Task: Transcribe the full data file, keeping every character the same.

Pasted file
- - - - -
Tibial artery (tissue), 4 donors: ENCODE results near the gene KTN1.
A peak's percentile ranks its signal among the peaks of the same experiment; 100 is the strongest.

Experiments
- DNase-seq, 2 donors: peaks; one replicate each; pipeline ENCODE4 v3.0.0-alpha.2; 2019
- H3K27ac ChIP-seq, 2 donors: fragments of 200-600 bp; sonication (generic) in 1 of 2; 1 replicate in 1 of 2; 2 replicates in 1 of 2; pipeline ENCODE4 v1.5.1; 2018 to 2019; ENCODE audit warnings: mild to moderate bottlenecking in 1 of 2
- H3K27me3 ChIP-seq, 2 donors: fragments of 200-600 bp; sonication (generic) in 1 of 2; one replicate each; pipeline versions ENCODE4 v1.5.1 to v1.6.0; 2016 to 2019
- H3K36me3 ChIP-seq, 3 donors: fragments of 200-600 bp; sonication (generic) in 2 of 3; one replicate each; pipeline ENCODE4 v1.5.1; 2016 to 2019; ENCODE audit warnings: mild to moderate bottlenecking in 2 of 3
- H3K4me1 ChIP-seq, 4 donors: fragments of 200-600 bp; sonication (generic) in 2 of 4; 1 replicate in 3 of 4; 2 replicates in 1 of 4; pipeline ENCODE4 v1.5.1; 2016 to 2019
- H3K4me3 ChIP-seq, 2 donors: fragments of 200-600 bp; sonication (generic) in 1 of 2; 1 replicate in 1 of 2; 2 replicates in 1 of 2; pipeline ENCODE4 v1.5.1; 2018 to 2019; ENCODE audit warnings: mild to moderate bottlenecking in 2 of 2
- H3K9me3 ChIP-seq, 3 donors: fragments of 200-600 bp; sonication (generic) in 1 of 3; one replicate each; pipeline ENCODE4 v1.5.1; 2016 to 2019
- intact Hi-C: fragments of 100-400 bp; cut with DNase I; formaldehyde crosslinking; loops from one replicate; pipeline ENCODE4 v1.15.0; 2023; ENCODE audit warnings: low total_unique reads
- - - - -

Tibial artery (tissue), 4 donors: ENCODE results near the gene KTN1.
A peak's percentile ranks its signal among the peaks of the same experiment; 100 is the strongest.

Experiments
- DNase-seq, 2 donors: peaks; one replicate each; pipeline ENCODE4 v3.0.0-alpha.2; 2019
- H3K27ac ChIP-seq, 2 donors: fragments of 200-600 bp; sonication (generic) in 1 of 2; 1 replicate in 1 of 2; 2 replicates in 1 of 2; pipeline ENCODE4 v1.5.1; 2018 to 2019; ENCODE audit warnings: mild to moderate bottlenecking in 1 of 2
- H3K27me3 ChIP-seq, 2 donors: fragments of 200-600 bp; sonication (generic) in 1 of 2; one replicate each; pipeline versions ENCODE4 v1.5.1 to v1.6.0; 2016 to 2019
- H3K36me3 ChIP-seq, 3 donors: fragments of 200-600 bp; sonication (generic) in 2 of 3; one replicate each; pipeline ENCODE4 v1.5.1; 2016 to 2019; ENCODE audit warnings: mild to moderate bottlenecking in 2 of 3
- H3K4me1 ChIP-seq, 4 donors: fragments of 200-600 bp; sonication (generic) in 2 of 4; 1 replicate in 3 of 4; 2 replicates in 1 of 4; pipeline ENCODE4 v1.5.1; 2016 to 2019
- H3K4me3 ChIP-seq, 2 donors: fragments of 200-600 bp; sonication (generic) in 1 of 2; 1 replicate in 1 of 2; 2 replicates in 1 of 2; pipeline ENCODE4 v1.5.1; 2018 to 2019; ENCODE audit warnings: mild to moderate bottlenecking in 2 of 2
- H3K9me3 ChIP-seq, 3 donors: fragments of 200-600 bp; sonication (generic) in 1 of 3; one replicate each; pipeline ENCODE4 v1.5.1; 2016 to 2019
- intact Hi-C: fragments of 100-400 bp; cut with DNase I; formaldehyde crosslinking; loops from one replicate; pipeline ENCODE4 v1.15.0; 2023; ENCODE audit warnings: low total_unique reads